Five strategies emerge, depending on donors’ risk appetite:

What does this mean for how development partners should adapt the operational aspects of the funding cycle (i.e. accessing funds, disbursement, reporting and closing funding)?

  • Adopt a portfolio approach with different levels of risk. The objectives and strategies proposed are not mutually exclusive.
  • Build on existing mechanisms to expand partnerships but modify operational constraints such as allowing cross border and Hundi payments with clear guidance and cover the approximately 10% costs of cash via brokers; access to cash is crucial right now.
  • Designate stipends and in-kind or other operating budget support in place of salaries to avoid resource (tax) flowing to the regime.
  • Allow contingency lines for new activities and security support, give CSOs the financial flexibility requested.
  • Ensure easy and secure communication procedures on funding opportunities and minimize application requirements; expecting full proposals during a crisis is unfair and security is paramount.
  • Transform heavy reporting and M&E into verbal meetings and/or messenger scripts; aim for ‘good enough’ on reporting, without increasing CSOs or communities’ security risks. Now is not the time for beneficiary lists that could put people at risk.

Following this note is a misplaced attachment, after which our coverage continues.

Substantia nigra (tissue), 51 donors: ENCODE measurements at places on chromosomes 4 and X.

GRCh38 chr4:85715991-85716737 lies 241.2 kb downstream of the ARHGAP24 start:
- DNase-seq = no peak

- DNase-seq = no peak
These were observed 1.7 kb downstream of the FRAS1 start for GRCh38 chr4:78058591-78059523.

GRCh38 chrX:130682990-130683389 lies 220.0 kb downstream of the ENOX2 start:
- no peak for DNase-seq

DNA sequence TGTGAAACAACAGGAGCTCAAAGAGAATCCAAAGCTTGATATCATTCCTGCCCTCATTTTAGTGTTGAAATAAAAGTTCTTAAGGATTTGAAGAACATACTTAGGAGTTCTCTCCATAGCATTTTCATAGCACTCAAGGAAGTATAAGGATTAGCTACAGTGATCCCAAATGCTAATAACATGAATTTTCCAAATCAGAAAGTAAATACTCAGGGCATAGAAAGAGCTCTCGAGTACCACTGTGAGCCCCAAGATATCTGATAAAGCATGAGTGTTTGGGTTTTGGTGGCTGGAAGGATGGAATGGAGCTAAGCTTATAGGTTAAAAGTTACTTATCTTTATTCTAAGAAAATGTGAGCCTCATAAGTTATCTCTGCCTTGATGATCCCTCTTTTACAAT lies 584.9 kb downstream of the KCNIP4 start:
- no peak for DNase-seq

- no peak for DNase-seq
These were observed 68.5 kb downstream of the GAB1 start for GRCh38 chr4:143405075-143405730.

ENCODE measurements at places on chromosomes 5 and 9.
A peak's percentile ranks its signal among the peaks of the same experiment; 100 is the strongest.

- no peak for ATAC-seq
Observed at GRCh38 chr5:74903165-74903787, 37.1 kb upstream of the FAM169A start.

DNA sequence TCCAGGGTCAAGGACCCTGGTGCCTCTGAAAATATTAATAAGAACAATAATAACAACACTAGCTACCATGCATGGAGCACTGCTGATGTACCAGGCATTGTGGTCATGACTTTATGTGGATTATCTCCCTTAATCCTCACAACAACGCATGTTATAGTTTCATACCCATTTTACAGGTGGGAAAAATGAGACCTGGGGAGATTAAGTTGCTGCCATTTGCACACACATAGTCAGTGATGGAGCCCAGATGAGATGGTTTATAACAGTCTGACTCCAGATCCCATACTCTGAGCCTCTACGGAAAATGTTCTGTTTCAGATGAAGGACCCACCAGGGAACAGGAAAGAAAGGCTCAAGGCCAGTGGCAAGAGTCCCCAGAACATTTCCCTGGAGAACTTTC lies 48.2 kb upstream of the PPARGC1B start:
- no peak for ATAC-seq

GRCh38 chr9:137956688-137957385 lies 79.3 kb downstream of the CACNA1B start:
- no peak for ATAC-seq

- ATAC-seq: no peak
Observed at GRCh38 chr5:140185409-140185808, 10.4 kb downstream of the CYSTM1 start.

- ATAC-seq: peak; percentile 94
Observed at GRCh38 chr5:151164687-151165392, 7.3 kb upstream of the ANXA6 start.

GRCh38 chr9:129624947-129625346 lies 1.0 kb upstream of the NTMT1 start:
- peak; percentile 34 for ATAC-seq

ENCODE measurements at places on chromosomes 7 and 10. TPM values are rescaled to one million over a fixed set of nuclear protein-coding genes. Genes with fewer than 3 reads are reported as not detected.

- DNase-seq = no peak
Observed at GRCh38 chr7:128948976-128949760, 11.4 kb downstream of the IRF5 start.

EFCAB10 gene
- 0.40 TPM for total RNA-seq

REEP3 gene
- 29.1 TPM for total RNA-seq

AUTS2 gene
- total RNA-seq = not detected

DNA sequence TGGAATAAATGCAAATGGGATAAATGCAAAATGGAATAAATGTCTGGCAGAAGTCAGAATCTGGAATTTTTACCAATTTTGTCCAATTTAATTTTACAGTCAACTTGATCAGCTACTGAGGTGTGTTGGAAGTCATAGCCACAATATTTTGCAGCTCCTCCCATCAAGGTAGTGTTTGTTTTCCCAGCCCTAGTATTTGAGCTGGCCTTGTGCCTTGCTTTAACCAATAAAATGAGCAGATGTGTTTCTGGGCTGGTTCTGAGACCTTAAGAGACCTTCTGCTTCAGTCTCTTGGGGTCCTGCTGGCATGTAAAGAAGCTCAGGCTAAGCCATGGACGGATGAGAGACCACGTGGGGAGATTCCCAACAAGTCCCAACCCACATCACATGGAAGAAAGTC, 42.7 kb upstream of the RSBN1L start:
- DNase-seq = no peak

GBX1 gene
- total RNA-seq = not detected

Practical guidance is really important for sustaining civil society through the here-and-now of this uncertain and unpredictable period, but the analysis also suggests that the international community needs – already – to be strategically thinking through big picture support to civil society as part of a future beyond the current military regime – and that presents even bigger challenges in Myanmar, as it will for other unpredictable settings where governance is compromised in such a violent way.

There’s plenty more guidance to support decision making behind these headlines so if you would like a copy of the papers, please get in touch via FP2P.

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Comments